Saturday 16 March 2013


Motoring into Road Bay, masts wave rhythmically like the arm of a metronome, powered by the swell working its way around the headland, pushing long rolling waves into the anchorage. We anchor as close as we dare to the sheltered northern end but the bay is shallow and we roll drunkenly as the wind dies away leaving us at the mercy of the swell.

This indistinct wide bay with a few nondescript buildings and palm trees on the shore is the main port of Anguilla - but you would never guess. Small white plastic buoys mark the deep water channel leading to a wooden dock with a ramshackle white customs building. I take the tender to the smaller dinghy dock further around the beach where I tie up; timing my leap ashore carefully as the swell drags the tethered dinghies towards the shore until the lines snap tight and with a lurch they bounce back towards the dock, jostling for position until the next big wave. A charming girl at the immigration office signs my papers, recommends Elvis for sun-downers, The Pumphouse for dinner and calls a car hire company who will deliver shortly. This initial impression of Anguilla proves accurate, with friendly people, beautiful sandy beaches, a relaxed and informal atmosphere and not much else.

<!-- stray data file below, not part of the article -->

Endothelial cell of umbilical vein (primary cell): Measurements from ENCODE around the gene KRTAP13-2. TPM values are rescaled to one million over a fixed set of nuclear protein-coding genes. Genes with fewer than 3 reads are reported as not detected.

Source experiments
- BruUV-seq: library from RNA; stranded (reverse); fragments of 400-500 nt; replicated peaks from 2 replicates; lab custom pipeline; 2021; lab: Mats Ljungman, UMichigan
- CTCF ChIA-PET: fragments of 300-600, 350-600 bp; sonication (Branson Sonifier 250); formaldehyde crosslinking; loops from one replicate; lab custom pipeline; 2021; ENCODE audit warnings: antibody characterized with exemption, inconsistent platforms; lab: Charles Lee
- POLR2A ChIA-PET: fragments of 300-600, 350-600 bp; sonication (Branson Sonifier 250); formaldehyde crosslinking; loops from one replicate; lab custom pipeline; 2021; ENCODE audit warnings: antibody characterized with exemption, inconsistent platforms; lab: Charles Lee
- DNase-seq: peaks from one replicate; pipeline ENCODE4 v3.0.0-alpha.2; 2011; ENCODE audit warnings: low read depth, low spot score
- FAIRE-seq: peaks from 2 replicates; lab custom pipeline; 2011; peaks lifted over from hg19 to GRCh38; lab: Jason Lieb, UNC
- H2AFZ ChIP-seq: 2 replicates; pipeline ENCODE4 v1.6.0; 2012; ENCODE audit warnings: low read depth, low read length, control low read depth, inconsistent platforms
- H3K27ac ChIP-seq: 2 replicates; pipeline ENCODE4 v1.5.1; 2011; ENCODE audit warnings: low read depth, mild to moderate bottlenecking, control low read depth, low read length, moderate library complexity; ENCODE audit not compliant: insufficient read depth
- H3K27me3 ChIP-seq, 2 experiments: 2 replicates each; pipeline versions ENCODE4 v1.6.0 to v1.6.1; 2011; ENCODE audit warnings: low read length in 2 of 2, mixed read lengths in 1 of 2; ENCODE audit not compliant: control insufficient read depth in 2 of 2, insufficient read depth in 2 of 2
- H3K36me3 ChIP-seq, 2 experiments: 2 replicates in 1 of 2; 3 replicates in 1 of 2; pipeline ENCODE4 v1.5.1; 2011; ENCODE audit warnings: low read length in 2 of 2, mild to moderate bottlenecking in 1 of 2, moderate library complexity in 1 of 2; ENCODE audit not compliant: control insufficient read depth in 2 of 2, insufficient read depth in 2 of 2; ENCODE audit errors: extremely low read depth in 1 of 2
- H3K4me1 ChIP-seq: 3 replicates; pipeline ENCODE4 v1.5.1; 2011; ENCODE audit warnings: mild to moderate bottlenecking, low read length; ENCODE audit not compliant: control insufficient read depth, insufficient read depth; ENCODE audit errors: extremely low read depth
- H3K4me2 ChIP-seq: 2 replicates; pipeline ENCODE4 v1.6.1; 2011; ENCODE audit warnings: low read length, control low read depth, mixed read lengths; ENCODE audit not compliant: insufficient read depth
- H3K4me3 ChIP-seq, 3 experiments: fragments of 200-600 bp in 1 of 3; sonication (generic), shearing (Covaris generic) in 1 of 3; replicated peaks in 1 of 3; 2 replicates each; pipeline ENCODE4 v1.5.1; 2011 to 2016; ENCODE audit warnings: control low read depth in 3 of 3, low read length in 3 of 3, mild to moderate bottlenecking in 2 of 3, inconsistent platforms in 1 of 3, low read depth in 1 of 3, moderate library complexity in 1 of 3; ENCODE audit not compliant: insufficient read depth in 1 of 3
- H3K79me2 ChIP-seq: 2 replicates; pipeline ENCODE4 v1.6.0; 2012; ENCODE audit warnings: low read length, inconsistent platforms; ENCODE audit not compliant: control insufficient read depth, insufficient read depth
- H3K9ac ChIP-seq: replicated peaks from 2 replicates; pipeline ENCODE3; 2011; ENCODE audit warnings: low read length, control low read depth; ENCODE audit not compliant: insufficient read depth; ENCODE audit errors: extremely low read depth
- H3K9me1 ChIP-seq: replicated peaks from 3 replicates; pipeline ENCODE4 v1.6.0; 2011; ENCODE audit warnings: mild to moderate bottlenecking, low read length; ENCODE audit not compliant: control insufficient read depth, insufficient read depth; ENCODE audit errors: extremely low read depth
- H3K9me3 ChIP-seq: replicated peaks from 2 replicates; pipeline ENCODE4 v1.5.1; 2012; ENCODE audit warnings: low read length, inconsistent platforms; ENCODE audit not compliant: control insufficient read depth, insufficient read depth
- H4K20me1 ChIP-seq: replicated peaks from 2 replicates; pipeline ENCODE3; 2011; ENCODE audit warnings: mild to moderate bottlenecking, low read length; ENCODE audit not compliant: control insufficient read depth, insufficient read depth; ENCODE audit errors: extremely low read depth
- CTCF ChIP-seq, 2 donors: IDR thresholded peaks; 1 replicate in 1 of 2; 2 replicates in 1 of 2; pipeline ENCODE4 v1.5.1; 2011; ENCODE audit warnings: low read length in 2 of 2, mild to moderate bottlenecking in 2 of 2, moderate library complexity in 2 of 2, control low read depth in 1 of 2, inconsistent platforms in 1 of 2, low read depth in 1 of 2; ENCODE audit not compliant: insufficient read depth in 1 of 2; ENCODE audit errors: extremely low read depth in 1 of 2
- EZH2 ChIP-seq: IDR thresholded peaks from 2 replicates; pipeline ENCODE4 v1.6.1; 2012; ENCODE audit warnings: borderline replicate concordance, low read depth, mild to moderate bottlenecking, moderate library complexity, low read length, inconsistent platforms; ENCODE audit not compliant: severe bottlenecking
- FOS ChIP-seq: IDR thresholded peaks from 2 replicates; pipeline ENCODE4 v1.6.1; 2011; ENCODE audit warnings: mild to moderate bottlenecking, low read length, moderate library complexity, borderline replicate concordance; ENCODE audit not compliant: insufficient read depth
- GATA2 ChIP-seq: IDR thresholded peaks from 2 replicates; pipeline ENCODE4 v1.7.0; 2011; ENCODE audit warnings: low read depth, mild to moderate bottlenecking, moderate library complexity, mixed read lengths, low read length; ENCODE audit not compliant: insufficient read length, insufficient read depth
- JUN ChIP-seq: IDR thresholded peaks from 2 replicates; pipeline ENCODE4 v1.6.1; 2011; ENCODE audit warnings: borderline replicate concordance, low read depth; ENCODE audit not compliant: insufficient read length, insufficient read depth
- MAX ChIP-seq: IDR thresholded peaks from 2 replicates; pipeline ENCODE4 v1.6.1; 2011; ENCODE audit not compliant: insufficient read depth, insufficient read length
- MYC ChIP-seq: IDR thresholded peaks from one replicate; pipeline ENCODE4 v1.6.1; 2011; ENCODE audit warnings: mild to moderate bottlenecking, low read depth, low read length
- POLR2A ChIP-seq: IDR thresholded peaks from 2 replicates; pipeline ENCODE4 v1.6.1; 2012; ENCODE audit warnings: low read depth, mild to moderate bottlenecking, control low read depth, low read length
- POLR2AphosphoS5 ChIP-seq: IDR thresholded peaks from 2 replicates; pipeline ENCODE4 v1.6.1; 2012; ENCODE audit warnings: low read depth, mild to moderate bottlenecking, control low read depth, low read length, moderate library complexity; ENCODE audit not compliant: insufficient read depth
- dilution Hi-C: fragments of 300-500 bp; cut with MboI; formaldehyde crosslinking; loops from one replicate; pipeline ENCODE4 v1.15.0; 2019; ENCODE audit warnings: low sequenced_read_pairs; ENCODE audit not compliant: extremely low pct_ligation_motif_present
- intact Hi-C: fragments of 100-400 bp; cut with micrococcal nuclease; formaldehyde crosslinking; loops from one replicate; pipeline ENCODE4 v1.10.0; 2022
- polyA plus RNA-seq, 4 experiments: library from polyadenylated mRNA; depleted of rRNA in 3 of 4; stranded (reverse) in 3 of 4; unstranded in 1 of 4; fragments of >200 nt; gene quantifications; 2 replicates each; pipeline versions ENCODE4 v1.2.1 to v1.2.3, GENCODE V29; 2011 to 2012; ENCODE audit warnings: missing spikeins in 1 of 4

After a very broken night's sleep at anchor, which is so violent that I even consider setting up the lee cloths to keep us in our bunks, we abandon Juno to roll in the bay while we seek a more stable day ashore. Driving into the capital, known as the Valley, the island looks poor but well kept. Its main source of income now comes from the high-end hotels and apartments, attracted by its beautiful beaches and sunny climate. Low-lying and dry, this island has none of the natural resources and fertile climate of the Grenadines, but there is an air of purpose and everyone we speak to is courteous and friendly, with an old-fashioned manner that is very appealing.

Our destination is East Shore beach, which claims to be one of the best in the world, however we have been beaten again by the swell and the usually calm and tranquil waters are in turmoil, throwing huge white breakers onto the reef a hundred metres off shore with large waves crashing onto the white beaches, disturbing elderly American tourists and delighting their grandchildren. Unsurprisingly there are hotels and restaurants all the way along this mile-long beach, where sun loungers and parasols line the shore, each with their own colour scheme marking out their territory and guarded by solicitous attendants. We pick comfy beds near a fresh water pool and settle down in the shade to catch up on sleep. Lunch is crayfish tails with a goat's cheese salad which knocks us out for another couple of hours before we head home, rested and ready for another night on the rollercoaster.

The swell has eased a little but still too uncomfortable to eat on board so we use this excuse to visit the Italian restaurant on the beach, walking barefoot along the cool sand in the warm evening air and then back to Juno, where we prepare to leave at dawn for the BVI and the calm sheltered waters of Gorda Sound.

1 comment:

  1. I'm sure I've seen those feet somewhere before!